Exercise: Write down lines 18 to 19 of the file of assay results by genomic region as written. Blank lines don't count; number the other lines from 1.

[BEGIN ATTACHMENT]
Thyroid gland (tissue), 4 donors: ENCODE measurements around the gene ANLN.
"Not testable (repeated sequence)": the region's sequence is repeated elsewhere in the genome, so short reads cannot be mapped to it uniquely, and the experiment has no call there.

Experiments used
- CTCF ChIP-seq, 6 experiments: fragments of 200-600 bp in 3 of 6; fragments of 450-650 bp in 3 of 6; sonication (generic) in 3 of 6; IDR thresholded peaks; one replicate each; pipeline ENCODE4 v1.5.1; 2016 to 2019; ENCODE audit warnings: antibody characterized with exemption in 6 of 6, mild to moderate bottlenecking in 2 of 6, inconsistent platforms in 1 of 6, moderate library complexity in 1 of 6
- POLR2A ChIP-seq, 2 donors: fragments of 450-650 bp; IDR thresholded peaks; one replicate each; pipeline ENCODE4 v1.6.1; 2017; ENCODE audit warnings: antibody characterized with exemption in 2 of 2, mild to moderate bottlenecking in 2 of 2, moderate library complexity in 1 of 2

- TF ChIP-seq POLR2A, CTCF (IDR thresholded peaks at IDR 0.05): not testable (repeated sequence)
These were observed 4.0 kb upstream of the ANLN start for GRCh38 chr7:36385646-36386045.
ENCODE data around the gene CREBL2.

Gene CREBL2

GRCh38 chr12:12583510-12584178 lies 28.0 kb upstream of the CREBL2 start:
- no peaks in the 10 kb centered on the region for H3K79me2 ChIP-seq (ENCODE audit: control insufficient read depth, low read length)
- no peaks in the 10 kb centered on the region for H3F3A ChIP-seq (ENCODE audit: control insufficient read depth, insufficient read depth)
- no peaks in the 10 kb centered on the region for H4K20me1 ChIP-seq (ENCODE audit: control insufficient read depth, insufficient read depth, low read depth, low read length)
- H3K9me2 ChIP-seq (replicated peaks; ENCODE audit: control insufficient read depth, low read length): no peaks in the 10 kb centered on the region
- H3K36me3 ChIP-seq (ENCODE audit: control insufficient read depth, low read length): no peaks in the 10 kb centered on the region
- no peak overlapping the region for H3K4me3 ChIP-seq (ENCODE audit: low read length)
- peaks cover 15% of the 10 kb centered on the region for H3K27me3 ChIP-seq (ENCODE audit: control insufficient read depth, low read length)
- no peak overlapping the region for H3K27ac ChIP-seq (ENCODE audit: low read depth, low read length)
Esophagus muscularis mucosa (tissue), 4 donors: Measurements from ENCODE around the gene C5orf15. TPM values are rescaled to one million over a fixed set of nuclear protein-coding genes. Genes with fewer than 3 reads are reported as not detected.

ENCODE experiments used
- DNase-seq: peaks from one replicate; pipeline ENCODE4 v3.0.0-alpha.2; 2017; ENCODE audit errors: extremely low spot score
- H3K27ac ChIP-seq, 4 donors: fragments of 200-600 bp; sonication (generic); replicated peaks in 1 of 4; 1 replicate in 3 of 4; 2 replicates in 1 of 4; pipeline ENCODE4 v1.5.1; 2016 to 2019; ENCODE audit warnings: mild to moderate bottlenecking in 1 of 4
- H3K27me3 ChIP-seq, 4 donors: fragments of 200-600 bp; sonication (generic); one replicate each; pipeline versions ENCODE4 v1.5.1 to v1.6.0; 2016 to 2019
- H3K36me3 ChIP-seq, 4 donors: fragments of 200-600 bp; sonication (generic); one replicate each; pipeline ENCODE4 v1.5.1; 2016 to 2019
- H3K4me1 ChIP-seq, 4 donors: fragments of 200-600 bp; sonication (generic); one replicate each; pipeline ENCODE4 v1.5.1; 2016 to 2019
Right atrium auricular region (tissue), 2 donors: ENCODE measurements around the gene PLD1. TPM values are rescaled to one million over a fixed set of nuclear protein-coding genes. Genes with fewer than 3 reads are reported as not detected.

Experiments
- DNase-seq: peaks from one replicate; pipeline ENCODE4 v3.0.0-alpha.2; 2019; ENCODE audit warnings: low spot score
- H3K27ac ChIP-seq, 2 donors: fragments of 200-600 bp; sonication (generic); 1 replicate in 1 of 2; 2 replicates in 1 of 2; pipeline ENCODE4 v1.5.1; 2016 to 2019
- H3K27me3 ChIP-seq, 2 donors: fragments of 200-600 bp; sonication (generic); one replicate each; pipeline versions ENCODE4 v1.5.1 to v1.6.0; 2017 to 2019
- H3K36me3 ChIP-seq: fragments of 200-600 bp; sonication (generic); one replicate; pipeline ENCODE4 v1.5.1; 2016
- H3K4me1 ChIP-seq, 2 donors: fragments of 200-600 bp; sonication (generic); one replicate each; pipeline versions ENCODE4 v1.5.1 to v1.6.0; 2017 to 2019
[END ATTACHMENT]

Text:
- no peak overlapping the region for H3K27ac ChIP-seq (ENCODE audit: low read depth, low read length)
Esophagus muscularis mucosa (tissue), 4 donors: Measurements from ENCODE around the gene C5orf15. TPM values are rescaled to one million over a fixed set of nuclear protein-coding genes. Genes with fewer than 3 reads are reported as not detected.